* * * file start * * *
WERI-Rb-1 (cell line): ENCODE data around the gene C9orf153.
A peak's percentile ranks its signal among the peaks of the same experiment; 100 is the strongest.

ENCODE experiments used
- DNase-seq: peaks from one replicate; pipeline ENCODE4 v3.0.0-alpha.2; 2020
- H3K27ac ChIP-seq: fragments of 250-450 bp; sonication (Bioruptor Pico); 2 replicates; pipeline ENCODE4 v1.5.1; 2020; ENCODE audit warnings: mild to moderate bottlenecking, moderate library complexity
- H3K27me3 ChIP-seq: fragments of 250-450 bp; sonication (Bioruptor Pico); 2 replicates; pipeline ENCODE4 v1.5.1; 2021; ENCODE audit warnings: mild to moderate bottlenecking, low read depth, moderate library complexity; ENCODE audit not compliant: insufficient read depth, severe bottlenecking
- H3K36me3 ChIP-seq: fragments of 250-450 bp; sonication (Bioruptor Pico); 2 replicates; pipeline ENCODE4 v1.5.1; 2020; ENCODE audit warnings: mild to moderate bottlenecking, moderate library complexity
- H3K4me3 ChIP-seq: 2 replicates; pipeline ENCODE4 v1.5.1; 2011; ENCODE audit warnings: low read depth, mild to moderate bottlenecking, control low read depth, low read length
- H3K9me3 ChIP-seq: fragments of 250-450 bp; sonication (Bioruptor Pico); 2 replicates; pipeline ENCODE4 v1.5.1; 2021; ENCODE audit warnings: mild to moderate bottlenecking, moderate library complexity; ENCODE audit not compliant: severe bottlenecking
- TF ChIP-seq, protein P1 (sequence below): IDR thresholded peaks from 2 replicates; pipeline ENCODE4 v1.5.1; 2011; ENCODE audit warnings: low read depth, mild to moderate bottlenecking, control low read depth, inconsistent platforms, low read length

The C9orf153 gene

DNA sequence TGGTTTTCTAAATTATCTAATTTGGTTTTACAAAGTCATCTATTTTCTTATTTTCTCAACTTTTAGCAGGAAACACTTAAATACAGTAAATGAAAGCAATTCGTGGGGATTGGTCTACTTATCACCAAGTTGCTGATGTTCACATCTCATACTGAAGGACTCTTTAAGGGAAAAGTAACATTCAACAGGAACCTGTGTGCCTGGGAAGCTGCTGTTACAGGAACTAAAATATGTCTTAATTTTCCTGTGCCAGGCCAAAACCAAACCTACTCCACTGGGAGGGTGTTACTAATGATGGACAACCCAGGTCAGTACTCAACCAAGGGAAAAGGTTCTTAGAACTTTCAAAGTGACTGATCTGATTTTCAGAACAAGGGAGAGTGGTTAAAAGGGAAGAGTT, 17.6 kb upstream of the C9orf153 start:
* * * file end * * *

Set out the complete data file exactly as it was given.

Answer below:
WERI-Rb-1 (cell line): ENCODE data around the gene C9orf153.
A peak's percentile ranks its signal among the peaks of the same experiment; 100 is the strongest.

ENCODE experiments used
- DNase-seq: peaks from one replicate; pipeline ENCODE4 v3.0.0-alpha.2; 2020
- H3K27ac ChIP-seq: fragments of 250-450 bp; sonication (Bioruptor Pico); 2 replicates; pipeline ENCODE4 v1.5.1; 2020; ENCODE audit warnings: mild to moderate bottlenecking, moderate library complexity
- H3K27me3 ChIP-seq: fragments of 250-450 bp; sonication (Bioruptor Pico); 2 replicates; pipeline ENCODE4 v1.5.1; 2021; ENCODE audit warnings: mild to moderate bottlenecking, low read depth, moderate library complexity; ENCODE audit not compliant: insufficient read depth, severe bottlenecking
- H3K36me3 ChIP-seq: fragments of 250-450 bp; sonication (Bioruptor Pico); 2 replicates; pipeline ENCODE4 v1.5.1; 2020; ENCODE audit warnings: mild to moderate bottlenecking, moderate library complexity
- H3K4me3 ChIP-seq: 2 replicates; pipeline ENCODE4 v1.5.1; 2011; ENCODE audit warnings: low read depth, mild to moderate bottlenecking, control low read depth, low read length
- H3K9me3 ChIP-seq: fragments of 250-450 bp; sonication (Bioruptor Pico); 2 replicates; pipeline ENCODE4 v1.5.1; 2021; ENCODE audit warnings: mild to moderate bottlenecking, moderate library complexity; ENCODE audit not compliant: severe bottlenecking
- TF ChIP-seq, protein P1 (sequence below): IDR thresholded peaks from 2 replicates; pipeline ENCODE4 v1.5.1; 2011; ENCODE audit warnings: low read depth, mild to moderate bottlenecking, control low read depth, inconsistent platforms, low read length

The C9orf153 gene

DNA sequence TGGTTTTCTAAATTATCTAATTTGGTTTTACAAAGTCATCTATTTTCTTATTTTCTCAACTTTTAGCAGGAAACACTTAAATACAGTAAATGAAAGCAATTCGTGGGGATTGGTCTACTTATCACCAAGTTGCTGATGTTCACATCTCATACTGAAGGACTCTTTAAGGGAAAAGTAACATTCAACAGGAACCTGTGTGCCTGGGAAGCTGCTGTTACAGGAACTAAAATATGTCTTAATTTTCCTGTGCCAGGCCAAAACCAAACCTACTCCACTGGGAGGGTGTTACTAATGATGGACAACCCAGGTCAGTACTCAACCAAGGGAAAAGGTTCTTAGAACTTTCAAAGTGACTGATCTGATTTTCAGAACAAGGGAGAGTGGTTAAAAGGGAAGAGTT, 17.6 kb upstream of the C9orf153 start: